Posted:  Jan. 5, 2015

Southbound: An Illustrated History of Southern Rock(Book). Many of the architects of rock and roll in the 1950s, including Elvis Presley, Jerry Lee Lewis, and Little Richard, were Southerners who were rooted in the distinctive regional traditions of country, blues, and R&B. As the impact of the British Invasion and the psychedelic era faded at the end of the following decade, such performers as Bob Dylan and the Band returned to the simplicity of American roots music, paving the way for Southern groups to reclaim their region's rock-and-roll heritage. Embracing both Southern musical traditions and a long-haired countercultural aesthetic, such artists as the Allman Brothers Band and Lynyrd Skynyrd forged a new musical community that Charlie Daniels called "a genre of people more than a genre of music." Focusing primarily on the music's golden age of the 1970s, Southbound profiles the musicians, producers, record labels, and movers and shakers that defined Southern rock, including the Allmans, Skynyrd, the Marshall Tucker Band, Wet Willie, the Charlie Daniels Band, Elvin Bishop, the Outlaws, the Atlanta Rhythm Section, .38 Special, ZZ Top, and many others. From the rise and fall of the mighty Capricorn Records to the music's role in helping Jimmy Carter win the White House and to its continuing legacy and influence, this is the story of Southern rock.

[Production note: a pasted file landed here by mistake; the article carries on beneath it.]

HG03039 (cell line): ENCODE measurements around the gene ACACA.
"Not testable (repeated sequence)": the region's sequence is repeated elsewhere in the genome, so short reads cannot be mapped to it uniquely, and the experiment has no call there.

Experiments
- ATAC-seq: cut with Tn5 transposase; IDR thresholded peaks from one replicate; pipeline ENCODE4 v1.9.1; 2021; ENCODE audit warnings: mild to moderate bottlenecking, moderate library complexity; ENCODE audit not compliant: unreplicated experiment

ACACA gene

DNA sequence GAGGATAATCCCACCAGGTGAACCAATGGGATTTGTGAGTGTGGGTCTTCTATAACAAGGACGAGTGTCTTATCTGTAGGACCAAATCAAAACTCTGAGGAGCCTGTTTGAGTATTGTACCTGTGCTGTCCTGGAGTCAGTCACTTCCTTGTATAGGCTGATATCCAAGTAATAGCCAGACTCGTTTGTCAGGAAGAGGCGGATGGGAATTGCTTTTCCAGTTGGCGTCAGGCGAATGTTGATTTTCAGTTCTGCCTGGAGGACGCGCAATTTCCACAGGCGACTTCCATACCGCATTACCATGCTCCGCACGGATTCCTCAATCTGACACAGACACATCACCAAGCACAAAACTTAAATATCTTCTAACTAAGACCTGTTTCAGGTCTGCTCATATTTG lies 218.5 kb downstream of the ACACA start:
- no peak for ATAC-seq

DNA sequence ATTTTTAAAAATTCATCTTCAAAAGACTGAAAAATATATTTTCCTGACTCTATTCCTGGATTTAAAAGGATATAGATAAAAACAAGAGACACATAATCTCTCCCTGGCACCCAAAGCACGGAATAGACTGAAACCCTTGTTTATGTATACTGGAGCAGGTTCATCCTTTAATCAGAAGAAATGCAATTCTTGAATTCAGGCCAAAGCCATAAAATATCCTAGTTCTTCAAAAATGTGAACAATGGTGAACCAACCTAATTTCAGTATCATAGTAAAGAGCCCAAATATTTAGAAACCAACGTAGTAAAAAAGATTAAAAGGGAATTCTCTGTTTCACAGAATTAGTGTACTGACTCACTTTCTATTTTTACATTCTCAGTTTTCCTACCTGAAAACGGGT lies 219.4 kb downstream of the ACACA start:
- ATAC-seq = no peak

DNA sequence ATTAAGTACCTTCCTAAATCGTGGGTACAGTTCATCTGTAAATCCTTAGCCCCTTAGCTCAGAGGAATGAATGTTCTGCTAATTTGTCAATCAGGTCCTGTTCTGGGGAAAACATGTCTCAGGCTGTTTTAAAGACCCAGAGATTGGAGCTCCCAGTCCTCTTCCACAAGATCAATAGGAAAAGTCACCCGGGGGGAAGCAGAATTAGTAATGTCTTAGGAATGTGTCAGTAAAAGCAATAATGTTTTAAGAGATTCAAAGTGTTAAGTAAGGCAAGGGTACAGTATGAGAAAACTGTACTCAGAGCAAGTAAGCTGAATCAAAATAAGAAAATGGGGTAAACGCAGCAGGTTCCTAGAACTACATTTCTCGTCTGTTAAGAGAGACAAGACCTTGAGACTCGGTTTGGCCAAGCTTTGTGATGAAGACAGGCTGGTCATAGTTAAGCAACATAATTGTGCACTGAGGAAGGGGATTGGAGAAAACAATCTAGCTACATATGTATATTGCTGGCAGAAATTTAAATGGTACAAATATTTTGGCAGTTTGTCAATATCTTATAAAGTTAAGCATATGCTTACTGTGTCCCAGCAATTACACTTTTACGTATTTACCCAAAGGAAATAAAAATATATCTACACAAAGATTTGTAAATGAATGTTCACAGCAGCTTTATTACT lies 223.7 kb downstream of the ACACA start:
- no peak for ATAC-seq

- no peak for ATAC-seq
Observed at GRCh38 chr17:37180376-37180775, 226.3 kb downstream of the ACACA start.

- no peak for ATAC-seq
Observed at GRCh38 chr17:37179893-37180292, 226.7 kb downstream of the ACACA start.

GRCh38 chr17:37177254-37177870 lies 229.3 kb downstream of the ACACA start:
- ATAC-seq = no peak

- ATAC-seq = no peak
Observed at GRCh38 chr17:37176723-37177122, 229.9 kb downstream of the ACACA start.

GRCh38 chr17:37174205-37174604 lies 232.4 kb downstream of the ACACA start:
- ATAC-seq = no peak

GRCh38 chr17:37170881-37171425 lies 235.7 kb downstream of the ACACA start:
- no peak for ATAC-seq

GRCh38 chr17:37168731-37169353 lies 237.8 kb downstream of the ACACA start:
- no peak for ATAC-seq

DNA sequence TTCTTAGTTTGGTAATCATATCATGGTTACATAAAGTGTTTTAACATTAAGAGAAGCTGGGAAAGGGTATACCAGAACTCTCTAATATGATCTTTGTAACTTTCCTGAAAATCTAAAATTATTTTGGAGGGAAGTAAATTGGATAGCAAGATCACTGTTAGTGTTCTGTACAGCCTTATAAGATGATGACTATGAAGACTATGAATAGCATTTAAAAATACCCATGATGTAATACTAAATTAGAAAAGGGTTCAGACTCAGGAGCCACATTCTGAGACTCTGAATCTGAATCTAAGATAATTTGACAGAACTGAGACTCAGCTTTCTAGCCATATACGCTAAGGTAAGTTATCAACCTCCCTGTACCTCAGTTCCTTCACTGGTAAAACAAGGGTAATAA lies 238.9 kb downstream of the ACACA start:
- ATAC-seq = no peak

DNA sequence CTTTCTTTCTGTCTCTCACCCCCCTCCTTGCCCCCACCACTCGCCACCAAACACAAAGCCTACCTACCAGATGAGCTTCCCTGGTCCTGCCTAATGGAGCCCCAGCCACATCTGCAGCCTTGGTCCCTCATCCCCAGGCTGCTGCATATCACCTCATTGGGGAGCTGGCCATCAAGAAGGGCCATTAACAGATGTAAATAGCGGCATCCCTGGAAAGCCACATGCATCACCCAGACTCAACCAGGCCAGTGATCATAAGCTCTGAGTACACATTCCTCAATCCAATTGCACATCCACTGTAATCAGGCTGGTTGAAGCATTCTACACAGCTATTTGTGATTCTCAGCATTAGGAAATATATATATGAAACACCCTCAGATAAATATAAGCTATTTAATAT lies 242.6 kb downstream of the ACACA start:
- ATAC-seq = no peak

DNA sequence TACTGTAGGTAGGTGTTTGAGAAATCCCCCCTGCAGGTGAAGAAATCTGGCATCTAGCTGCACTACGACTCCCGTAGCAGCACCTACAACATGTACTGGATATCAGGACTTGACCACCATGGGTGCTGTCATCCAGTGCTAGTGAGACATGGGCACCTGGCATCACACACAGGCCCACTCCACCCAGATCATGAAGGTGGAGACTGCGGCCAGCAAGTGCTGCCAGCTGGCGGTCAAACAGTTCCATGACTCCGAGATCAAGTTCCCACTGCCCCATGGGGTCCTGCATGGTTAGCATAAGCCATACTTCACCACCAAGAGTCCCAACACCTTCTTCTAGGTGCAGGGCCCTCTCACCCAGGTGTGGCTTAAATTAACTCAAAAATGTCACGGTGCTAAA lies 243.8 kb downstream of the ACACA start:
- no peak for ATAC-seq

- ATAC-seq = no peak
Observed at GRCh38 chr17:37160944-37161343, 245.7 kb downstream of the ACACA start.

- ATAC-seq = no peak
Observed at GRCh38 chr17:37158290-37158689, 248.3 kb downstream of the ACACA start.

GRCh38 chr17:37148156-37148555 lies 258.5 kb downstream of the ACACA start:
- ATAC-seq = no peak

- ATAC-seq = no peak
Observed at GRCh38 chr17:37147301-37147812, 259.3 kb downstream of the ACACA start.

I first thought that this book Southbound, was going to be about only southern rock music and the groups that are associated with that music. I was wrong. The first few chapters takes you through a quick history of music in the South. Through the independent labels and the singers and musicians that came from that region. You find out about blues players, country western singers, and then the begging’s of Rock and Roll. How early on some blues players like Muddy Waters, for example left the South to go north for Chess Records. There was a time when music in the south slowed a bit in the fifties until a guy by the name of Elvis, recorded a song out Memphis, the Sun Label with Sam Phelps. This would be good until 64 when the Beatles, came and started the British invasion. Then the book picks up with another label out of the South in Memphis, named Stax Records. They would have many hits throughout the 60s and into the early 70s. By the late 60’s is when you started getting the influence of Southern Rock. First with Creedence Clearwater Revival, even though they started out of San Francisco they are still considered a Southern band. Then there is an entire chapter on Duane Allman, the work he did for other artists and some of the first bands he started, Allman Joys, for example. This chapter and the next two really go into the life of the Allman Bros. The records, the people who recoded with them and the famous Muscle Sholes recording studio. Duane Allman, playing on the Derek & the Dominos Layla, album is already famous, but you also find out about their Fillmore East Concert that would put the Allman Bros, on the map when Duane Allman was killed. Then the book goes into other groups Marshall Tucker BAND FROM 73, and Lynard SKynrd, Charlie Daniels Band, Elvin Bishop, ZZTOP, Atlanta Rhythm Section, Molly Hachet, and 38 Specal. These are just to name a few the book goes into detail with every band about records and the people in the band and the last chapters are about the new artists are coming out onto the scene. I thought this book to be everything it said it would be and more. a fantastic book. I got this book from net galley.

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